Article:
My question concerns the termination of home automation control conductors that operate at less than 30V. Currently we run twisted-pair, Class 2 cables from the control panel to the 125V home automation switches. Some inspectors prohibit the Class 2 cable from entering the switch box. Others say it's okay, but they insist we maintain .25-in. clearance between the power and control wiring. Then there are those who want us to install a barrier between the Class 2 wiring and the line voltage wiring. What rules apply to this installation?
The rule you're looking for is 725.55(D), which permits you to mix Class 2 conductors with power conductors (without a barrier) if the power conductors are introduced into the enclosure solely to connect to the Class 2 controlled equipment (your switch in this case). But this is only permitted if a minimum of .25 in. of separation is maintained between the Class 2 conductors and the power conductors.
When is an expansion fitting required for rigid nonmetallic conduit?
A. An expansion fitting is required to compensate for thermal expansion and contraction where the length of the raceway change is expected to be .25 in. or greater in a straight run between securely mounted items, such as boxes, cabinets, elbows, or other conduit terminations (352.44) (Figure).
Listing instructions that are provided with expansion fittings indicate that you should add 30°F to the ambient temperature when you're installing the raceway in direct sunlight. Assuming a high ambient temperature of 90°F (plus 30°F due to solar heating) and a low temperature of 0°F (no solar exposure), the temperature change will be 120°F. Table 352.44(A) indicates that the total expansion and contraction length change for 120°F would be 4.9 in. for a 100-ft run.
Be careful, because if the ambient temperature during installation is high, you should realize that the conduit is at its expanded range and will contract when the temperature drops. Of course, the opposite applies if the ambient temperature is low.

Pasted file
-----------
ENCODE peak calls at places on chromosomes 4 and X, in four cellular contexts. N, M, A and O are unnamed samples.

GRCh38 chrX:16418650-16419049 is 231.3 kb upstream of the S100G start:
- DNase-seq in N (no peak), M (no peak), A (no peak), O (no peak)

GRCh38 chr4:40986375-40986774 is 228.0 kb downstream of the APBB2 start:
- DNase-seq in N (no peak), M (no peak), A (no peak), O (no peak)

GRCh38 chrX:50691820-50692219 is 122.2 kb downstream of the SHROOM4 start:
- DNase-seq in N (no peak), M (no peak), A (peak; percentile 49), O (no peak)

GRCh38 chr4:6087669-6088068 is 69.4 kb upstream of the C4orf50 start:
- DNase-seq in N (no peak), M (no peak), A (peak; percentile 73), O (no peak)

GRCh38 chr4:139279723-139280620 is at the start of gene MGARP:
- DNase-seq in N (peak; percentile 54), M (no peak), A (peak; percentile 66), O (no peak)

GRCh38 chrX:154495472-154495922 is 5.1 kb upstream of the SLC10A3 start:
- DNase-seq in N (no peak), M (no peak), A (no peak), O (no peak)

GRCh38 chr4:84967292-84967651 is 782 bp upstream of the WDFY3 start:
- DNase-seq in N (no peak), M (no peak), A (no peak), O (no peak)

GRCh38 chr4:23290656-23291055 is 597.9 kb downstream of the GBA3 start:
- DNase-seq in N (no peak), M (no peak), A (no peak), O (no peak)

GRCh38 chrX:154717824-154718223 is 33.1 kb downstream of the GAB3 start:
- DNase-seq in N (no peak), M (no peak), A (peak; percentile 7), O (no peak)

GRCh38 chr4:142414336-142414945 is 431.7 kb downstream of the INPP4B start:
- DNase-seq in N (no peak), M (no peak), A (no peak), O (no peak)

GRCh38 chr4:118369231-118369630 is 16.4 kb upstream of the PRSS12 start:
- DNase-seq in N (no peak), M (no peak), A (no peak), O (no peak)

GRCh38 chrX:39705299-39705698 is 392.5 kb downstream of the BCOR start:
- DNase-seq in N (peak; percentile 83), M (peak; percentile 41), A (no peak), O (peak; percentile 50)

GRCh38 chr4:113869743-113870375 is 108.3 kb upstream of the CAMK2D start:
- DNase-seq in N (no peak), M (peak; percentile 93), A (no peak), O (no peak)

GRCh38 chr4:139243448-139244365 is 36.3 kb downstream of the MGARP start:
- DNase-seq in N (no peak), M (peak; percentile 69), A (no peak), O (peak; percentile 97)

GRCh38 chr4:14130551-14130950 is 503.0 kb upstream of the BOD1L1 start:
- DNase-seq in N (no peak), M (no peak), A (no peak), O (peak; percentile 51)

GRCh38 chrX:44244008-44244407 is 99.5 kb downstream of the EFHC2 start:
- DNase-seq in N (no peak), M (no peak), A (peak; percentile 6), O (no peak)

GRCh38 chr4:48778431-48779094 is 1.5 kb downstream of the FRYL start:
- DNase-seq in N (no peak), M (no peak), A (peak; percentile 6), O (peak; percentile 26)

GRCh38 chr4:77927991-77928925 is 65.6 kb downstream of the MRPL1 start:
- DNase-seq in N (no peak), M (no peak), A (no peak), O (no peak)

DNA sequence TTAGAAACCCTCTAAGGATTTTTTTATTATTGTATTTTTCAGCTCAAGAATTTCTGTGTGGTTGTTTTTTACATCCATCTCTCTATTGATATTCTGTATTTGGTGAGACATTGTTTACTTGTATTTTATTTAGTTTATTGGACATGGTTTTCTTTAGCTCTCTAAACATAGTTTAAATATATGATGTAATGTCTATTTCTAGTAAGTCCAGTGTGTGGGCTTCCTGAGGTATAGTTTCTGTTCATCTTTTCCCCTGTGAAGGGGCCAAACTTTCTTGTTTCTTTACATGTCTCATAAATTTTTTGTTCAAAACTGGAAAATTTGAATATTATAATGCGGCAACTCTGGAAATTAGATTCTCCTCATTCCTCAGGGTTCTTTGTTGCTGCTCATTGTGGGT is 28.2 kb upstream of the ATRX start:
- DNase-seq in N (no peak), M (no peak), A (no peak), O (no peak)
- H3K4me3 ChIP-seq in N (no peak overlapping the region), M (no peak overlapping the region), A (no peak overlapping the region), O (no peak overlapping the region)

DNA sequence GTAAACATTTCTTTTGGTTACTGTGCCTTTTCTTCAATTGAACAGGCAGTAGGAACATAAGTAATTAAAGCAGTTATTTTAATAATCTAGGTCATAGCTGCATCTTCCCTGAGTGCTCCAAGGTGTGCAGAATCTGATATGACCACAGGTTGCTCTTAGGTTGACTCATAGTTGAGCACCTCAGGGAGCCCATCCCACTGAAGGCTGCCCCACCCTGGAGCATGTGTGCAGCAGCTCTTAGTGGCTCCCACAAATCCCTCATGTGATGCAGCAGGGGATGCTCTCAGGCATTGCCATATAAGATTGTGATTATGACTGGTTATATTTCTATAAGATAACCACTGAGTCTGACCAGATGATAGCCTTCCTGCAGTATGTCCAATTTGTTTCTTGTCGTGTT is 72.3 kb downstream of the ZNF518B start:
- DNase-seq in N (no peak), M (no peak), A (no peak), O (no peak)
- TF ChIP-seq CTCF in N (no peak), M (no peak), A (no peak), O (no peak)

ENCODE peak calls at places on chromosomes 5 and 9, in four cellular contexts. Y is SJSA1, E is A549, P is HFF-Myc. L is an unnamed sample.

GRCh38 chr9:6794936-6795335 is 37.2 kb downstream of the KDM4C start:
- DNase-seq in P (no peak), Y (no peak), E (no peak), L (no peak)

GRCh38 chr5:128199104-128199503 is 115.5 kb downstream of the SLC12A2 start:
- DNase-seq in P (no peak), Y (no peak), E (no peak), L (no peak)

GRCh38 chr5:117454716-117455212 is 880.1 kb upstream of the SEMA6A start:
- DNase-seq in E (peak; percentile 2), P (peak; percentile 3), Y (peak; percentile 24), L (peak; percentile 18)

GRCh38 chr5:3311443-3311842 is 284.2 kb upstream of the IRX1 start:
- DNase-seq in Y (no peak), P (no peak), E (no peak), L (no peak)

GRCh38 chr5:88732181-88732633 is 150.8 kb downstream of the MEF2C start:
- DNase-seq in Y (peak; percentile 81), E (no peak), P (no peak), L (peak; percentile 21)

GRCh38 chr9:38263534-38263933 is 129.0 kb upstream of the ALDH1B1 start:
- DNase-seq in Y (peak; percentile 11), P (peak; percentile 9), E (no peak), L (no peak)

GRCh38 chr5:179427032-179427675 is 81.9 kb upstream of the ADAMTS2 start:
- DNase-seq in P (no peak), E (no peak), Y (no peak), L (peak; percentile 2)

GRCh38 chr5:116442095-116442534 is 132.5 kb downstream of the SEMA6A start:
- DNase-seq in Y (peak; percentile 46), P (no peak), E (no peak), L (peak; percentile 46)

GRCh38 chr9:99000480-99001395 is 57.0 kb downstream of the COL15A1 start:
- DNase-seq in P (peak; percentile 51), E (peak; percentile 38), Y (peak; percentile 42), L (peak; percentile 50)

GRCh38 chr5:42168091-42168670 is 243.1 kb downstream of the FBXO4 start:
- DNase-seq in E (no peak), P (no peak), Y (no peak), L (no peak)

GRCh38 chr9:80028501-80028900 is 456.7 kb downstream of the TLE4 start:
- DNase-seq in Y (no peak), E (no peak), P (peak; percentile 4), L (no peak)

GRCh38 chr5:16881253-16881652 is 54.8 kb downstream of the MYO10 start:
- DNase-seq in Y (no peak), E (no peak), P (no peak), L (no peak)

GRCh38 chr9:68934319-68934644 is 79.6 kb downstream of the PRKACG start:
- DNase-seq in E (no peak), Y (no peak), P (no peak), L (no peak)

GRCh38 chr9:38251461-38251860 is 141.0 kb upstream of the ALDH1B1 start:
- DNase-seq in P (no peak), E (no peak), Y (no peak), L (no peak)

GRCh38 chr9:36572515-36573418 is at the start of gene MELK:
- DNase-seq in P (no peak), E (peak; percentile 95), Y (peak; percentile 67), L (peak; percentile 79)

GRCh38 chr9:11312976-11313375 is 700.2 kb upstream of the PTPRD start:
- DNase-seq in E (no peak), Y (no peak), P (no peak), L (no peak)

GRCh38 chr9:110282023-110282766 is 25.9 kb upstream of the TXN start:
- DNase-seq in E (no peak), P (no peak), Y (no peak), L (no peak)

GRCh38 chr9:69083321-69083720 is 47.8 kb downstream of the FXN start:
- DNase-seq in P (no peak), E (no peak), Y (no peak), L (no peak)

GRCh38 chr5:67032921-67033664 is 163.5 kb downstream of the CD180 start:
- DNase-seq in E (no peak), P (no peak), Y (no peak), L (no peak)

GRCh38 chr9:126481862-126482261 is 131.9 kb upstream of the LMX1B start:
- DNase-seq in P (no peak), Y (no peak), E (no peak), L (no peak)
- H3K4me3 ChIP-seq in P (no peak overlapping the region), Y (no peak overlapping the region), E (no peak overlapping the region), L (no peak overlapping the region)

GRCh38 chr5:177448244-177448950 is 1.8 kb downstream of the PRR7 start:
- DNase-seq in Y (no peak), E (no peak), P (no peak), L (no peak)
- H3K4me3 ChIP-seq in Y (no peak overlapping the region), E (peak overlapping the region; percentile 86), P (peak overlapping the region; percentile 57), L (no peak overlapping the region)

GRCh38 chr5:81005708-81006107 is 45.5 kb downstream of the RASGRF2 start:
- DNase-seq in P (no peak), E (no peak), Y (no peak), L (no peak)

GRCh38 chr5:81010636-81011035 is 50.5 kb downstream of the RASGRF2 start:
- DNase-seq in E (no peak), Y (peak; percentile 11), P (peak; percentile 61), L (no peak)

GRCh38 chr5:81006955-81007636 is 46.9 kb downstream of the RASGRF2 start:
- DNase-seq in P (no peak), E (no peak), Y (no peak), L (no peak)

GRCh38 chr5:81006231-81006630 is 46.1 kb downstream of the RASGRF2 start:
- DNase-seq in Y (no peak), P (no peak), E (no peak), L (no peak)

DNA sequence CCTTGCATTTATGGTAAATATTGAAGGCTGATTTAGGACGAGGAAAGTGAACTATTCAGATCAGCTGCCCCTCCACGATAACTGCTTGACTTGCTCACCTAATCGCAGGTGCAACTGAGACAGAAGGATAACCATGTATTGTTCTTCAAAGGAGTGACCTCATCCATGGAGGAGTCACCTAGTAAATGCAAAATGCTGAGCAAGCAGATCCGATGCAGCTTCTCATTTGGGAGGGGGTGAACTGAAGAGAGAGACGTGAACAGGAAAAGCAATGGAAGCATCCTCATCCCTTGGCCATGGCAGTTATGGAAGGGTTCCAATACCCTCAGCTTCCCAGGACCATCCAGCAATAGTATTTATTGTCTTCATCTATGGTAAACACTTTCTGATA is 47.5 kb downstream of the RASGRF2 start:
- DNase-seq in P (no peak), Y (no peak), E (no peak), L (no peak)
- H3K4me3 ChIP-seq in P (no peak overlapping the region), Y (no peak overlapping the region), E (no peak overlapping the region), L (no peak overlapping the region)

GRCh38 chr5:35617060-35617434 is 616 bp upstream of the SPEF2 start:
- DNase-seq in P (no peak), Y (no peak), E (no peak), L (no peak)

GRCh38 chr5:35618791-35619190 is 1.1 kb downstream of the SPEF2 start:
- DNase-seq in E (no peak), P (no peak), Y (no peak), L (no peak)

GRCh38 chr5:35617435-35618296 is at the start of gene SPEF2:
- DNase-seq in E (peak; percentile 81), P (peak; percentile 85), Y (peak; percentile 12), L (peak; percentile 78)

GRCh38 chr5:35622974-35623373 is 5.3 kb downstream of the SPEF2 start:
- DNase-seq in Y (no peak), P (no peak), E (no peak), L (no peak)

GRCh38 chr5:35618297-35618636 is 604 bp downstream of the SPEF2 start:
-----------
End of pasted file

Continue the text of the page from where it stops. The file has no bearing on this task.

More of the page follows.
Where direct-buried raceways are subject to movement by settlement or frost, raceways shall contain expansion fittings to prevent damage to the enclosed conductors [300.5(J)].
What is the minimum mounting height for panelboards, disconnects, or meter enclosures?
The NEC doesn't mandate a minimum mounting height for panelboards or disconnects. However, per the requirements of 404.8(A), switches and circuit breakers used as switches shall be installed so the center of the grip of the operating handle of the switch or circuit breaker, when in its highest position, isn't more than 6 ft, 7 in. above the floor or working platform.
Exception No. 2 to 404.8(A) permits switches and circuit breakers used as switches to be mounted higher than 6 ft, 7 in. if they're located adjacent to the equipment they supply and if accessible by portable means.
Note that 550.32(F) requires the outdoor mobile home disconnect to be installed so the bottom of the enclosure isn't less than 2 ft above finished grade or working platform.
And what about that meter enclosure? There is no rule in the NEC pertaining to the mounting height of a meter enclosure. However, the local electric utility will have a requirement in their specifications manual.
Is GFCI protection required for a 125V, 15A or 20A receptacle supplying power to a cord-and-plug water cooler?
GFCI protection isn't required for the receptacle supplying a water cooler unless the receptacle is located in an area where GFCI protection is required. The Table above notes the sections of the Code that call for the use of a GFCI.
I'm an electrical contractor in New Jersey. The local inspector wants me to drive two ground rods on a residential 200A service. I can't find anything in the NEC that says I have to drive a supplemental ground rod, unless the first ground rod has a ground resistance of 25 ohms. The inspector isn't measuring the ground resistance, so why is he requiring me to drive two ground rods?
I'm not sure why he's asking you to do this. The NEC permits one ground rod to be used as the required grounding electrode if the ground resistance of that single rod doesn't exceed 25 ohms (250.56). Since it's not the electrical inspector's responsibility to verify the ground resistance, I recommend you drive two ground rods unless you can prove that the resistance of a single rod is not greater than 25 ohms.
In our standard grounding detail for a 1,200A service, we show a separate grounding electrode conductor to the building steel, water pipe, and ground rod. Some individuals in our office insist that we only need a 6 AWG to the ground rod. I say it needs to be full sized in accordance with Table 250.66. Who's right?
Not you. Where the grounding electrode conductor is connected to a ground rod, that portion of the grounding electrode conductor that is the sole connection to the ground rod need not be larger than 6 AWG copper [250.53(E) and 250.66(A)].
The resistivity of the soil prevents the possibility of a current flowing that is higher than what 6 AWG can handle. The purpose of this conductor is to carry lightning discharge current to the earth, not help clear a fault. Lightning doesn't know the size of the service on a building, so a 6 AWG to a ground rod for a 200A or 1,200A service is fine.